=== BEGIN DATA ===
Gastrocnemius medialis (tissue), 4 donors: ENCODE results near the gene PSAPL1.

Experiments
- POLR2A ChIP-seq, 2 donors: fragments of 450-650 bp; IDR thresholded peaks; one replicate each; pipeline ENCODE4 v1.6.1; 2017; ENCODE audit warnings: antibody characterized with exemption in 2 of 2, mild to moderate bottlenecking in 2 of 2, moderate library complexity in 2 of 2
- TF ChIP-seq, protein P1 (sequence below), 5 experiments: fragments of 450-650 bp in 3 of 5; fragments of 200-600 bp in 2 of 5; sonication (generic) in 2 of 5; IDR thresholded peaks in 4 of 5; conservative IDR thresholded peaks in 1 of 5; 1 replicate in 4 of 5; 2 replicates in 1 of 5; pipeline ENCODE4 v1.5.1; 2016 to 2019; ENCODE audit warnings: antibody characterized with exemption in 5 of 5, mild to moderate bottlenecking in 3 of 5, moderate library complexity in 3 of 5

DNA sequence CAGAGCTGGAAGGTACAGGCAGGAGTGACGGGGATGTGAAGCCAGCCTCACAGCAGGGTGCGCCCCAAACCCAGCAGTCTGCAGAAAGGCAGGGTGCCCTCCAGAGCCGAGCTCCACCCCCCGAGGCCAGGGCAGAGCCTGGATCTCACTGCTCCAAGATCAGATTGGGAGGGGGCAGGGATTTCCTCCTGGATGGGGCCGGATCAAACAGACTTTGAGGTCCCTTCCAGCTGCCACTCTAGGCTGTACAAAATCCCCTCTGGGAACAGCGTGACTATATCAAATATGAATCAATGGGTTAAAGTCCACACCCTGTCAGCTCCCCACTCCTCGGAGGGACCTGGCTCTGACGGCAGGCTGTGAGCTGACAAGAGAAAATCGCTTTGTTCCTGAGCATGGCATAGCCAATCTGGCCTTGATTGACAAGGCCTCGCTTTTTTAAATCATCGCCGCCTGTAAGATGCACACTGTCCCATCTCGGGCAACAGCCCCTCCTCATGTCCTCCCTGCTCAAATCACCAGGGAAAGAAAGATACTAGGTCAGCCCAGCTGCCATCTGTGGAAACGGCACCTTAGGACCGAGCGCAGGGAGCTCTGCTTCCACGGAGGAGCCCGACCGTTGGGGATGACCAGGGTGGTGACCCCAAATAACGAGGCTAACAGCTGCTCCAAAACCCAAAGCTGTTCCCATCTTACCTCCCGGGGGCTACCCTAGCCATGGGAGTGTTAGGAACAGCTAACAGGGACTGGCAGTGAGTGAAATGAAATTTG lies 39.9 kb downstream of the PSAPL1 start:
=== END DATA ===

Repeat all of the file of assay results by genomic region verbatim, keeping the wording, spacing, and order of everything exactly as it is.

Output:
Gastrocnemius medialis (tissue), 4 donors: ENCODE results near the gene PSAPL1.

Experiments
- POLR2A ChIP-seq, 2 donors: fragments of 450-650 bp; IDR thresholded peaks; one replicate each; pipeline ENCODE4 v1.6.1; 2017; ENCODE audit warnings: antibody characterized with exemption in 2 of 2, mild to moderate bottlenecking in 2 of 2, moderate library complexity in 2 of 2
- TF ChIP-seq, protein P1 (sequence below), 5 experiments: fragments of 450-650 bp in 3 of 5; fragments of 200-600 bp in 2 of 5; sonication (generic) in 2 of 5; IDR thresholded peaks in 4 of 5; conservative IDR thresholded peaks in 1 of 5; 1 replicate in 4 of 5; 2 replicates in 1 of 5; pipeline ENCODE4 v1.5.1; 2016 to 2019; ENCODE audit warnings: antibody characterized with exemption in 5 of 5, mild to moderate bottlenecking in 3 of 5, moderate library complexity in 3 of 5

DNA sequence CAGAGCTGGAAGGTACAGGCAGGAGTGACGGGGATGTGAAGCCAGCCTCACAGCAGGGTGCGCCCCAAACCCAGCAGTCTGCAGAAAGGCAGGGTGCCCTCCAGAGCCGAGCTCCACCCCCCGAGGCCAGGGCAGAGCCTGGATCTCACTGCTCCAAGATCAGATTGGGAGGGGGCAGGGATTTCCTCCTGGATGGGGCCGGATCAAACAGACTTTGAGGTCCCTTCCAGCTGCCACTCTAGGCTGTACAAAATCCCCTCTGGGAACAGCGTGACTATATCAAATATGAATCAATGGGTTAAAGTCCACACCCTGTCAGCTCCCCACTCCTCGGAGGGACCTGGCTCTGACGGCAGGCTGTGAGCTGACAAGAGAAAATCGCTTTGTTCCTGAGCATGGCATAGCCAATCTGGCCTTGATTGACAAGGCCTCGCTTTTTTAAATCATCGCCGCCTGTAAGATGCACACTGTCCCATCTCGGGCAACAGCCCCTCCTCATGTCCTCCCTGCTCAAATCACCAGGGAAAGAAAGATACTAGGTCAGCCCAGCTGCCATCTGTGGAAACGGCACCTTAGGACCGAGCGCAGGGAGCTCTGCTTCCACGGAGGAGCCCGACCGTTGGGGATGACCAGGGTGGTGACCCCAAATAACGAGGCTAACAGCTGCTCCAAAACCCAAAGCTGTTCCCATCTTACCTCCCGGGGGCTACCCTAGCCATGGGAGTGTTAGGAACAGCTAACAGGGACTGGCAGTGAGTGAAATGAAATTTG lies 39.9 kb downstream of the PSAPL1 start: